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Excerpt from Oral History Interview with Floyd Adams, August 16, 2002. Interview R-0168. Southern Oral History Program Collection (#4007) See Entire Interview >>

Church group leads community empowerment efforts

Adams remembers black Savannah's "Daddy Grace Parade," a spectacle that unified the community. It was led by Sweet Daddy Grace, the leader of a Pentecostal church that Adams notes has contributed a great deal to the economic health of the black community. As he reflects on the church's outreach, Adams remembers some of the institutions black Savannah lost to urban renewal and black Savannans' efforts to reverse some of those losses through community activism.

Citing this Excerpt

Oral History Interview with Floyd Adams, August 16, 2002. Interview R-0168. Southern Oral History Program Collection (#4007) in the Southern Oral History Program Collection, Southern Historical Collection, Wilson Library, University of North Carolina at Chapel Hill.

Full Text of the Excerpt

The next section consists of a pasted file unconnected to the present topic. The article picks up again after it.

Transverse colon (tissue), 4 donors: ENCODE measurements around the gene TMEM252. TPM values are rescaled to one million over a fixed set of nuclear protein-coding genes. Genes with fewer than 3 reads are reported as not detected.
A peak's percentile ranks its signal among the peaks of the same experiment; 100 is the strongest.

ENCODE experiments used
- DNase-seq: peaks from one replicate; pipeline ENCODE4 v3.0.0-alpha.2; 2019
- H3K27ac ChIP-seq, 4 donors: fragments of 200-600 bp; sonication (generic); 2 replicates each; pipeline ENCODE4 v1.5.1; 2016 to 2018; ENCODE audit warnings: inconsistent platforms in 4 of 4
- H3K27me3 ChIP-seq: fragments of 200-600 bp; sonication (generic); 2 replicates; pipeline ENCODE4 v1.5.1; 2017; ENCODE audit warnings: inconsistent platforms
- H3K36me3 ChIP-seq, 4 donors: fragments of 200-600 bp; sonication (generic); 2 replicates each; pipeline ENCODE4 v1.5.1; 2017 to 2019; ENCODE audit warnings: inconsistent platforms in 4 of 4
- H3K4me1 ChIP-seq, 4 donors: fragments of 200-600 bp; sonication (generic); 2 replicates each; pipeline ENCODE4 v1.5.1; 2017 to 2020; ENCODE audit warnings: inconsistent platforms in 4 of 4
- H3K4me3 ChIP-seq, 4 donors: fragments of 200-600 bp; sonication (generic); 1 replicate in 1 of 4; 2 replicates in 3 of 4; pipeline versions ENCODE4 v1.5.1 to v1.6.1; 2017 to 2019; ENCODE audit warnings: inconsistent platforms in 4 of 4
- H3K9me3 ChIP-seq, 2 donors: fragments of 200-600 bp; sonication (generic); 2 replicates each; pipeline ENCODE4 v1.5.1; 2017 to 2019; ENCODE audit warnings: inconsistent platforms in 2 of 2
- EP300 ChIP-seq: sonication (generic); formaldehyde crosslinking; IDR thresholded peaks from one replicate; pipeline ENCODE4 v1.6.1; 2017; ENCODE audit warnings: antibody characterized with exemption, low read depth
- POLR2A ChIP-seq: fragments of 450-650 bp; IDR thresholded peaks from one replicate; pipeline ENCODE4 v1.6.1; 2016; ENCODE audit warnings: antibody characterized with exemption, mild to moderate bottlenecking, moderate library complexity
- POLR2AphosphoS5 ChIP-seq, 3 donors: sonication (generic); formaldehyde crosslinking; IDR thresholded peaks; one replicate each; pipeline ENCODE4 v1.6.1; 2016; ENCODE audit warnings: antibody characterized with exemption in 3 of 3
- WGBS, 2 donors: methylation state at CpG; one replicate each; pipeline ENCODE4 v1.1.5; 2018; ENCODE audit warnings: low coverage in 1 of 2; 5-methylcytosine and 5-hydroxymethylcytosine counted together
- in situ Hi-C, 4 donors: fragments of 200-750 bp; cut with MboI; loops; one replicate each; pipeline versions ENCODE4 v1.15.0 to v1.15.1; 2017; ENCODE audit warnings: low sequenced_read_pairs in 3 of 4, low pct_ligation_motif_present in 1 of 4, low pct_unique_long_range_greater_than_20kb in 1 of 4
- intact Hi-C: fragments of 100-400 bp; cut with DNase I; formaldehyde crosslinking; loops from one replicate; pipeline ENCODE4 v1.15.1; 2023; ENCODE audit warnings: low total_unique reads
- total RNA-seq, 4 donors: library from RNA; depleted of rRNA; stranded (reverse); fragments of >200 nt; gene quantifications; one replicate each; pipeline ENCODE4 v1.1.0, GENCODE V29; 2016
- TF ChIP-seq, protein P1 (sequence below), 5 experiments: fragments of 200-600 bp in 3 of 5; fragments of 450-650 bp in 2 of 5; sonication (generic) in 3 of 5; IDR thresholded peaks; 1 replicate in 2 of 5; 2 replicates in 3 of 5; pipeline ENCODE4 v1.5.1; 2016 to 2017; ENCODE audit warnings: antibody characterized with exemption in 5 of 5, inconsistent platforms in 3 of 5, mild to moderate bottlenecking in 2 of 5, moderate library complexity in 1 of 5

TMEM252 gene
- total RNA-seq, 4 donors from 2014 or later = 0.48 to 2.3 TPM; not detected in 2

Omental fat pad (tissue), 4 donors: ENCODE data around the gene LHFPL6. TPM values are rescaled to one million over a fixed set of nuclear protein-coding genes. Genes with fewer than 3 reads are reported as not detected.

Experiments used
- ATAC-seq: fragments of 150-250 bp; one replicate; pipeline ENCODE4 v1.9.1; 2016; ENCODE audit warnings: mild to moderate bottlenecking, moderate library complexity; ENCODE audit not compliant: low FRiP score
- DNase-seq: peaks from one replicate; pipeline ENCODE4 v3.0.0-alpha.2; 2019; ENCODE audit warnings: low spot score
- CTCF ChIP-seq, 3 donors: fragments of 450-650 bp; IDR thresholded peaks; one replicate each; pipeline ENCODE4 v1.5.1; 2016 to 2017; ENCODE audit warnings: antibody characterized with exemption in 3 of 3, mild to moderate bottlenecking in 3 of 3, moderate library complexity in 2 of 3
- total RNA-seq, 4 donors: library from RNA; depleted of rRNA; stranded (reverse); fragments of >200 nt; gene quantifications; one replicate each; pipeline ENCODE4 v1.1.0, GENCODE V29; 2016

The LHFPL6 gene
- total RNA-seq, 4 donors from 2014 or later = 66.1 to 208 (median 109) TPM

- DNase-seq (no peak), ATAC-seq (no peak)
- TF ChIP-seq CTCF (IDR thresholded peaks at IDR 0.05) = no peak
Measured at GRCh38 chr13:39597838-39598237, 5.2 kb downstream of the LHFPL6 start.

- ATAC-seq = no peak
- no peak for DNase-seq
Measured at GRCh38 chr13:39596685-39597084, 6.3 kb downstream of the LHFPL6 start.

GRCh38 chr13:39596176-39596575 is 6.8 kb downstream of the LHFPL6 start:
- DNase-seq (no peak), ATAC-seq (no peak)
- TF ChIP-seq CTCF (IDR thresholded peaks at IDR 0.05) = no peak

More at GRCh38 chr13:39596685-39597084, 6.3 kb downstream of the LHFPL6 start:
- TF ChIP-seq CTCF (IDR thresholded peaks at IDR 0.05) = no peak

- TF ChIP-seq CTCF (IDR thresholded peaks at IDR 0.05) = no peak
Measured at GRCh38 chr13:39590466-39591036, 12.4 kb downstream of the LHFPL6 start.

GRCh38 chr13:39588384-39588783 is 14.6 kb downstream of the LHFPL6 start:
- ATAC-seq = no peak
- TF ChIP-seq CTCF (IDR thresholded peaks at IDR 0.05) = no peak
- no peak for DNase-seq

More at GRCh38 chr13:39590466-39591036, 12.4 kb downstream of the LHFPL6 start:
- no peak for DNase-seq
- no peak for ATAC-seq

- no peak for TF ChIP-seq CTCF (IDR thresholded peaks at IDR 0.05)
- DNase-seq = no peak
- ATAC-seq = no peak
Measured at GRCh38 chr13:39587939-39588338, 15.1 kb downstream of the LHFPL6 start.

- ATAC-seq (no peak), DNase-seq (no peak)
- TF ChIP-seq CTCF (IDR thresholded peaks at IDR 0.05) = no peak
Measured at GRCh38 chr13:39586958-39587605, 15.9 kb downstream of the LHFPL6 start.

KIERAN TAYLOR You wouldn't remember any of Daddy Grace's parades? FLOYD ADAMS, JR. Oh yes I do. I remember quite a few of them. I enjoyed it matter of fact, really enjoyed those because at the time we could go to the Herald and kept cool and relaxed until the parade came out and then we walked outdoors and did it. Like I was telling, relating to some people the other day, they used to have the bands on the back of a truck, a flatbed truck and playing the music right before Daddy Grace would come by and see the people walking and the parade. The big parade of Savannah was the Daddy Grace parade for black folks. It wasn't the Saint Patrick's Day parade. It was the sweet Daddy Grace parade and everybody turned out. I mean, that was it. That was the thing. I remember going to my first service of Daddy Graceߞ KIERAN TAYLOR Was this an outdoor? FLOYD ADAMS, JR. No, he had a tent on the corner of Thirty-fourth and Thirty-fourth street between Ogeechee road right around the corner from his present place and had the sawdust on the floor. That was the ground. That was the flooring, the sawdust, fresh sawdust on it. People step on that and everything and see how they gave him the money trees and all that kind of stuff. But as a child you related to the music and see how the people were reacting so more than anything else. So it was good. KIERAN TAYLOR A spectacle. FLOYD ADAMS, JR. Yeah, the spectacle if you want to call it, but everybody looked at Sweet Daddy wanted to look at his fingernails and everything of that nature. He did wonders for this community and brought it together. So regardless of whether you believe that his religious permutation and belief, he did good for this community. He still continues to do good, his beliefs. KIERAN TAYLOR House of Prayer. FLOYD ADAMS, JR. The House of Prayer doing great. The House of Prayer did something in this community that other churches have not done, black churches. They built apartment complexes for the senior citizens within the church. They spruced up the neighborhoods and recently within the last four or five years, they've come in and rebuilt all their churches in Savannah and upgraded their facilities. Now they're operating restaurants and everything. So from an economic point of view, they've been a wonderful blessing to this community and that was always his outreach and everything else. So he's created the economic flow for this community. Savannah has improved over the years. Slowly like I've told people, I've seen the bad, the good and hopefully the best coming forward, but I've seen the city move. Everybody's emphasizing the historical significance. We've lost a lot of historical things that were prevalent to the black community when urban renewal came through. I was recently in Macon and the terminal, the last Union station in the state. I felt as a child, that our Union Station was the best and most beautiful building that I'd ever seen with the marble and all that, but it went down the tubes because of urban renewal and somebody wanted to put I-16 in here. You have some little engineer in Atlanta saying we need to put the train this way. Next thing everybody jump on board, just for the development, economic stimulus for the community. Yes, it's economic stimulus. We now have one of the biggest ports in the community because we can now move the cargo from Savannah to Atlanta and then disperse it nationwide because of that connection. But we pay the price. We paid the price. Luckily, there were seven white women who said 'no.' See that was the difference. When they started emerging and trying to do something in the downtown area, you had the white community say no, we're going to form these groups and buy these buildings. The black community didn't have the resources to do that. That started the Historical Savannah Foundation. That's why we have a lot of these buildings that so-called save the day because of Historic Savannah. They started creating laws like our historic review board gives certain permissions and stuff. Before you can get a house painted you had to get permission, those type things. The covenants within this historic district, it's so tight that you have the complaints from a lot of people that too restrictive, but that's what saves Savannah. Now we created 1.2 billion dollars worth of industry, a new industry based on tourism because people now have seen what they did in Williamsburg and other places, and they're coming now not to see the old houses that these people saved, but everything else that's connected. You've got these tour buses and everything else. All that created wealth in the community and created jobs. Tourism like I say has slowly becoming the second largest industry within Chatham County. So all that stemmed from historic preservation, but on the other side of it you have a lot of wealth of black history as well. A lot of the buildings and stuff that we could've probably attracted other whites to see a historical significance, we lost those because of quote urban renewal. We're trying to rebuild. One of my main goals and hopefully my legacy when I leave my office will be the rebuilding of the Cuyler-Brownsville neighborhood where we've gotten the city to go in, purchase up most of the land within the area and rebuild it. That will be coming on track very soon.